"Having balanced this DRAM market weakness against the capital needs of the Company's growing SSD products, the board has determined that it is in the best interests of the stockholders to accelerate plans to discontinue its remaining DRAM module products by the end of its current fiscal year of February 28, 2011. Accordingly, our DRAM products are now expected to have minimal, if any, sales in the next fiscal year and beyond," OCZ said in a statement.
Revenue generated from OCZ's Solid State Drive products for the third fiscal quarter more than doubled on a sequential basis, according to Ryan Petersen, Chief Executive Officer of OCZ Technology. "SSD revenue accounted for 78% of our revenue and just by itself exceeds our historical quarterly revenue totals across all categories, thus reinforcing our decision to discontinue our remaining DRAM products."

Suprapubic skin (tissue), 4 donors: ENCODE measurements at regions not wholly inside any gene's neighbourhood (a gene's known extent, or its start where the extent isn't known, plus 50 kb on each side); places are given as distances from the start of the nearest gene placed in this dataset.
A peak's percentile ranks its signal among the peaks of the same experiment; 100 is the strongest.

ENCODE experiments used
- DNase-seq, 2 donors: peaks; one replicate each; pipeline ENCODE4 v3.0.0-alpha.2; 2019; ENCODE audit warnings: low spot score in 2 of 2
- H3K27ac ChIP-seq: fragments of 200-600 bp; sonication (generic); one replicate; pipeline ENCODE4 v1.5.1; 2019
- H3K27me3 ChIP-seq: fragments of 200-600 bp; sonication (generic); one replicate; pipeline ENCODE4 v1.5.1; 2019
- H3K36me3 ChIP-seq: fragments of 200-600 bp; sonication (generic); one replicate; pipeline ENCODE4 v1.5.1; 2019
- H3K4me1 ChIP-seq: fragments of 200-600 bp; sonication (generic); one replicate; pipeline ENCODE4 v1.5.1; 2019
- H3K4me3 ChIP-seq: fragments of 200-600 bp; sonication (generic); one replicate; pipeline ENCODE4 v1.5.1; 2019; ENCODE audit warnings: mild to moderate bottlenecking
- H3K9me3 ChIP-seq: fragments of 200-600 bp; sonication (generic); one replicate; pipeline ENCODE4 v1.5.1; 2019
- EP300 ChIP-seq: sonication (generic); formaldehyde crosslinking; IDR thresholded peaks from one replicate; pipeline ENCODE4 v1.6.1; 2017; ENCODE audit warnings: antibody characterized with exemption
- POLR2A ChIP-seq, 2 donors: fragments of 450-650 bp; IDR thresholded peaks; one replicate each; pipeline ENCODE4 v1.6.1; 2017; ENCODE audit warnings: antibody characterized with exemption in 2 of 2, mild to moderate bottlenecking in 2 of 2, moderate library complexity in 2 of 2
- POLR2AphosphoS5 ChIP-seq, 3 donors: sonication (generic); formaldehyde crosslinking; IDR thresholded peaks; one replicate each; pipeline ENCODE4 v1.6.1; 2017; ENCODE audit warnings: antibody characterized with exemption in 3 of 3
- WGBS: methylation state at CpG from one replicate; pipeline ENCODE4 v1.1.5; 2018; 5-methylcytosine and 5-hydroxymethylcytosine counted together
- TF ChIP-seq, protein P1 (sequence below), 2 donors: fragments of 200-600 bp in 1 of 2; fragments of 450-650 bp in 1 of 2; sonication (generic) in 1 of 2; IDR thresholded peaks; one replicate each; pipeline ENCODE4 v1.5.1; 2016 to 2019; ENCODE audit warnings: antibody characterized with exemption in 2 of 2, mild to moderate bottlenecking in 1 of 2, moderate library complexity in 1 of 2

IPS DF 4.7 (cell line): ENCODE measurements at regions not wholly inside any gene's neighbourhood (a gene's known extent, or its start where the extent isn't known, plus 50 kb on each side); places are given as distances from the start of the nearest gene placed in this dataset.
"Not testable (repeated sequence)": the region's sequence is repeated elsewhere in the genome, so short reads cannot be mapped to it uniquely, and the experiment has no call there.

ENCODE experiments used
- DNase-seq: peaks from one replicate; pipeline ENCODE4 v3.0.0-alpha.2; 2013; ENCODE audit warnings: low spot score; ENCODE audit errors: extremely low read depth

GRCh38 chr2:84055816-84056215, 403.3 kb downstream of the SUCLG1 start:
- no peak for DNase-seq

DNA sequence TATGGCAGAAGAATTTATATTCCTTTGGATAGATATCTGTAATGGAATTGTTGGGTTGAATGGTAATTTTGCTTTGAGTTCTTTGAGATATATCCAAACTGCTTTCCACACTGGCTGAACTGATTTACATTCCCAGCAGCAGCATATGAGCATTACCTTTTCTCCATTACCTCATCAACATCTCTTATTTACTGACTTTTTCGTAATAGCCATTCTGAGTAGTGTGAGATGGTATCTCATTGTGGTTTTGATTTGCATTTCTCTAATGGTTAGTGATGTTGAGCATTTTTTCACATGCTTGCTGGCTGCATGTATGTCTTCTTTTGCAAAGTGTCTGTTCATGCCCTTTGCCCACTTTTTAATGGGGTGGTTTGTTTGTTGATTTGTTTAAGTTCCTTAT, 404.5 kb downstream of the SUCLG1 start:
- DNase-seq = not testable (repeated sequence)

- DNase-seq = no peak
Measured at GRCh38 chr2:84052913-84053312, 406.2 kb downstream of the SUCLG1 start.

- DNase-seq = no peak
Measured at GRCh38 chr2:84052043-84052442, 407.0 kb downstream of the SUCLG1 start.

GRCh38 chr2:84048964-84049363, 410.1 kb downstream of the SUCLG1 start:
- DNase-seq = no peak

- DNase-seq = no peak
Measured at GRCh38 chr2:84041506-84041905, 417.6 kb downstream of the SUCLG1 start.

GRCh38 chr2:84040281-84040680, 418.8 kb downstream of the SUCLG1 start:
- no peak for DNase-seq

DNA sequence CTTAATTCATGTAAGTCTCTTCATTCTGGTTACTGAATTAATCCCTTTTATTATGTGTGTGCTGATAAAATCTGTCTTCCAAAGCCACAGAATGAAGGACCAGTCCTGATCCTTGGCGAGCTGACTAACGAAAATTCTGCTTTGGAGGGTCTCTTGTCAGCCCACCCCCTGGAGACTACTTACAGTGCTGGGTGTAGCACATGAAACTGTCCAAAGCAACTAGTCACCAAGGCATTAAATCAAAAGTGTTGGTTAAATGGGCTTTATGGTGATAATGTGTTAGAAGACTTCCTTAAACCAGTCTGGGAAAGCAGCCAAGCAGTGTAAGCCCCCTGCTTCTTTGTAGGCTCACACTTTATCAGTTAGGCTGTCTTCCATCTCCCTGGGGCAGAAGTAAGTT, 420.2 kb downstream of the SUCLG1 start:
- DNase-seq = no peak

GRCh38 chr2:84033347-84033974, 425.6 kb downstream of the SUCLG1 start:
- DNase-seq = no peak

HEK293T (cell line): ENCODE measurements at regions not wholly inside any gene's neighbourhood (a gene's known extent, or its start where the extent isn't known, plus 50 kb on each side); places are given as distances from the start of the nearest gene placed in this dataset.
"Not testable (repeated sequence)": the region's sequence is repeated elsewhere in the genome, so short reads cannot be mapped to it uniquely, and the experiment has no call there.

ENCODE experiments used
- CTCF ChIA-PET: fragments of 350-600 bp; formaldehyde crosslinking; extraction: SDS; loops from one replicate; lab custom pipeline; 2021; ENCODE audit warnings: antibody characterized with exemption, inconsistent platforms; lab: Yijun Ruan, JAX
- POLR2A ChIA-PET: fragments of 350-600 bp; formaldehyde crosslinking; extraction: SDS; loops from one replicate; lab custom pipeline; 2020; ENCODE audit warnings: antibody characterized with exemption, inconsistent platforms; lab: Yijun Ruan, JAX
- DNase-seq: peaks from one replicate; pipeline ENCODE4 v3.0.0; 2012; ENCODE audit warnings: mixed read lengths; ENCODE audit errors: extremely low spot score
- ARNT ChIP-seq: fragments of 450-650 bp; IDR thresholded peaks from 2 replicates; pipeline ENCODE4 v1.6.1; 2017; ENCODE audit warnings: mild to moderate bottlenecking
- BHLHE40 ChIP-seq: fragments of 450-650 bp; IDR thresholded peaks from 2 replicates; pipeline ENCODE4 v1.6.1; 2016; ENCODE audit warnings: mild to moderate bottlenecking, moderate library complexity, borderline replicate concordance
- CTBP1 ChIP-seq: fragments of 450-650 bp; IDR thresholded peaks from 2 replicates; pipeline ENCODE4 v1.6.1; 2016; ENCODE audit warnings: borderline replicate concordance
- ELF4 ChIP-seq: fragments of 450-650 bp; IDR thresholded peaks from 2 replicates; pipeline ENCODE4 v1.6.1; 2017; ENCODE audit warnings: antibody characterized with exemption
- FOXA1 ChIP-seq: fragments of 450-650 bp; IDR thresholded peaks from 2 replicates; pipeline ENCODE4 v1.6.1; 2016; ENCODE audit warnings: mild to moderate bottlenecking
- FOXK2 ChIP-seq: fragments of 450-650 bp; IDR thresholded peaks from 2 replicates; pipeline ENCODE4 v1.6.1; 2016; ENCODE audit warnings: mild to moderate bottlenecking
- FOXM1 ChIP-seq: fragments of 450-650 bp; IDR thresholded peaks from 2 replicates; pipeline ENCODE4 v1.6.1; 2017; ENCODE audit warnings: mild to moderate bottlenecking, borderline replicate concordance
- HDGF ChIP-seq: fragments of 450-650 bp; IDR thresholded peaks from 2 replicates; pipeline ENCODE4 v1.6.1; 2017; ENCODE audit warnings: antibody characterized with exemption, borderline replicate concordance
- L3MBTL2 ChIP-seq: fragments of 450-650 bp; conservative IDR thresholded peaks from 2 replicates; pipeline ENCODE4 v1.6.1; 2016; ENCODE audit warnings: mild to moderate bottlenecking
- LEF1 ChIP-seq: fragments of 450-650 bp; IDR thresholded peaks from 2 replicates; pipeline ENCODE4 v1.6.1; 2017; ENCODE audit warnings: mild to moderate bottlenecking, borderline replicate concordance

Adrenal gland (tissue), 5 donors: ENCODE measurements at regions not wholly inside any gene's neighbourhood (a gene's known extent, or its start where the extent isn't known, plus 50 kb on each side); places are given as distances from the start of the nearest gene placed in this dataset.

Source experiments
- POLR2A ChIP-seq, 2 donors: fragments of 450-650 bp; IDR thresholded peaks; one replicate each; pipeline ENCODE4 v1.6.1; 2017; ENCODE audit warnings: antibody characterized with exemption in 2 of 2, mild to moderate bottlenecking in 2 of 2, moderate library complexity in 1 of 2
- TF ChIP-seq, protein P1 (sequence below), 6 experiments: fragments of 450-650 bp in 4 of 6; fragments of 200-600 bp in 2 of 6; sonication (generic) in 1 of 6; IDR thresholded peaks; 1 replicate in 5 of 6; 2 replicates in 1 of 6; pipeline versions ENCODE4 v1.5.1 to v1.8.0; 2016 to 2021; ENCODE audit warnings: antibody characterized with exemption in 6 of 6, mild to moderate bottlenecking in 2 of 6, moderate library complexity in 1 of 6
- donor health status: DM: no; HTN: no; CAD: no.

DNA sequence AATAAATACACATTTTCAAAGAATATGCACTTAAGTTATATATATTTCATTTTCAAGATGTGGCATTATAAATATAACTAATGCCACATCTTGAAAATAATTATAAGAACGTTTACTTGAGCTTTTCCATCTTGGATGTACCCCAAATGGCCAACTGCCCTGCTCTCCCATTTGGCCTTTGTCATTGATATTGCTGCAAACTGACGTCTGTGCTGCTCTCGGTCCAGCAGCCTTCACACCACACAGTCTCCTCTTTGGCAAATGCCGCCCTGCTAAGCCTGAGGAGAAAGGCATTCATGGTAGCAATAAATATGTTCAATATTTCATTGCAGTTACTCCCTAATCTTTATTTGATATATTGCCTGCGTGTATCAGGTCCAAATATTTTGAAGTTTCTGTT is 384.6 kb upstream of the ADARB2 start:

Mr. Petersen concluded, "We have focused on building the OEM and enterprise segments of our business, and last month we announced a mass production order from a Tier 1 OEM for our enterprise class SSDs, reflecting the reliability, speed and total cost of ownership solid state drives provide over traditional mechanical hard drives. We believe the market opportunity for SSDs is significant, and to that end, we will continue to invest in research and development to extend our leadership position. We also plan to increase our sales and marketing efforts in order to facilitate continued revenue growth and increased market share as SSDs gain adoption in all segments."
The company plans to focus on Solid State Drive products as well as on building the OEM and enterprise segments of its business. The company will also continue to ship products for enthusiasts, such as flash media or PSUs.
OCZ will continue to fully support its memory modules and will even launch a number of new memory modules that have been in the short-term plans, such as the Fatal1ty launch alongside partners for the new Fatal1ty branded Sandy Bridge motherboard platform from Asrock and some XMP parts with Intel.